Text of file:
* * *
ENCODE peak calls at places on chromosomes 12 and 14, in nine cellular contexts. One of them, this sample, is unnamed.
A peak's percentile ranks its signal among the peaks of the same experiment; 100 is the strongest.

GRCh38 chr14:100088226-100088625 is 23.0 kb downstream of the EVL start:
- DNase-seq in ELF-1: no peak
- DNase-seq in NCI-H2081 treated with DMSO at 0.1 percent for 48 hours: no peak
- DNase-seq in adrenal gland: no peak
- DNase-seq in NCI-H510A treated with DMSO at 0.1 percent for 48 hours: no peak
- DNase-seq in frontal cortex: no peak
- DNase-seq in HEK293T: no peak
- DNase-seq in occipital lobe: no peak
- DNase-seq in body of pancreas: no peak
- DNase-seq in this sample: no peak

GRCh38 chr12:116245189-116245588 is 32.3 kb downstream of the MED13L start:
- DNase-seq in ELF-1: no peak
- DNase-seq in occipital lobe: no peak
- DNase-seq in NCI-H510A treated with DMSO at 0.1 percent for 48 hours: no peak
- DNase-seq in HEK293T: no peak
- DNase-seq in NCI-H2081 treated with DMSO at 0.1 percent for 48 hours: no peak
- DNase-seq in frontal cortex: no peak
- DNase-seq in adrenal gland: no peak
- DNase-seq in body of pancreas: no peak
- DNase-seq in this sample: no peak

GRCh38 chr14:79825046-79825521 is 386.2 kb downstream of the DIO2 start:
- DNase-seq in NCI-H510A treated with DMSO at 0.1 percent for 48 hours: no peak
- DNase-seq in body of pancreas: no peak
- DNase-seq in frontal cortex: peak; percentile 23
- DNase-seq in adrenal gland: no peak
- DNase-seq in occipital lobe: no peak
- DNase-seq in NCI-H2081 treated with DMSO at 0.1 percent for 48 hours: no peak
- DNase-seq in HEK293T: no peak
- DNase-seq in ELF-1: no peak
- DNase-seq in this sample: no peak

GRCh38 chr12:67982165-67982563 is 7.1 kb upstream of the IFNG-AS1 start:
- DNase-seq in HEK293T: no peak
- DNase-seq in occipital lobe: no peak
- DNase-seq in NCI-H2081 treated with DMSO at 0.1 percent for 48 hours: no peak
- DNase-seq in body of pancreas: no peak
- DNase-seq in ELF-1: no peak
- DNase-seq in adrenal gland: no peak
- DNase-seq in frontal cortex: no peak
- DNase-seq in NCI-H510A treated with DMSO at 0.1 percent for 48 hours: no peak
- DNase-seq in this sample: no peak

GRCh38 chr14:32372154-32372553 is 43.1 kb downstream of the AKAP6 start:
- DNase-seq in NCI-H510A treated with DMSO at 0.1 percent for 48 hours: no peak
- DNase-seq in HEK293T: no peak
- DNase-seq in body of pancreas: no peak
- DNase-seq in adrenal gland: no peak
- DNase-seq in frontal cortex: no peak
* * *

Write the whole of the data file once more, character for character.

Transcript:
ENCODE peak calls at places on chromosomes 12 and 14, in nine cellular contexts. One of them, this sample, is unnamed.
A peak's percentile ranks its signal among the peaks of the same experiment; 100 is the strongest.

GRCh38 chr14:100088226-100088625 is 23.0 kb downstream of the EVL start:
- DNase-seq in ELF-1: no peak
- DNase-seq in NCI-H2081 treated with DMSO at 0.1 percent for 48 hours: no peak
- DNase-seq in adrenal gland: no peak
- DNase-seq in NCI-H510A treated with DMSO at 0.1 percent for 48 hours: no peak
- DNase-seq in frontal cortex: no peak
- DNase-seq in HEK293T: no peak
- DNase-seq in occipital lobe: no peak
- DNase-seq in body of pancreas: no peak
- DNase-seq in this sample: no peak

GRCh38 chr12:116245189-116245588 is 32.3 kb downstream of the MED13L start:
- DNase-seq in ELF-1: no peak
- DNase-seq in occipital lobe: no peak
- DNase-seq in NCI-H510A treated with DMSO at 0.1 percent for 48 hours: no peak
- DNase-seq in HEK293T: no peak
- DNase-seq in NCI-H2081 treated with DMSO at 0.1 percent for 48 hours: no peak
- DNase-seq in frontal cortex: no peak
- DNase-seq in adrenal gland: no peak
- DNase-seq in body of pancreas: no peak
- DNase-seq in this sample: no peak

GRCh38 chr14:79825046-79825521 is 386.2 kb downstream of the DIO2 start:
- DNase-seq in NCI-H510A treated with DMSO at 0.1 percent for 48 hours: no peak
- DNase-seq in body of pancreas: no peak
- DNase-seq in frontal cortex: peak; percentile 23
- DNase-seq in adrenal gland: no peak
- DNase-seq in occipital lobe: no peak
- DNase-seq in NCI-H2081 treated with DMSO at 0.1 percent for 48 hours: no peak
- DNase-seq in HEK293T: no peak
- DNase-seq in ELF-1: no peak
- DNase-seq in this sample: no peak

GRCh38 chr12:67982165-67982563 is 7.1 kb upstream of the IFNG-AS1 start:
- DNase-seq in HEK293T: no peak
- DNase-seq in occipital lobe: no peak
- DNase-seq in NCI-H2081 treated with DMSO at 0.1 percent for 48 hours: no peak
- DNase-seq in body of pancreas: no peak
- DNase-seq in ELF-1: no peak
- DNase-seq in adrenal gland: no peak
- DNase-seq in frontal cortex: no peak
- DNase-seq in NCI-H510A treated with DMSO at 0.1 percent for 48 hours: no peak
- DNase-seq in this sample: no peak

GRCh38 chr14:32372154-32372553 is 43.1 kb downstream of the AKAP6 start:
- DNase-seq in NCI-H510A treated with DMSO at 0.1 percent for 48 hours: no peak
- DNase-seq in HEK293T: no peak
- DNase-seq in body of pancreas: no peak
- DNase-seq in adrenal gland: no peak
- DNase-seq in frontal cortex: no peak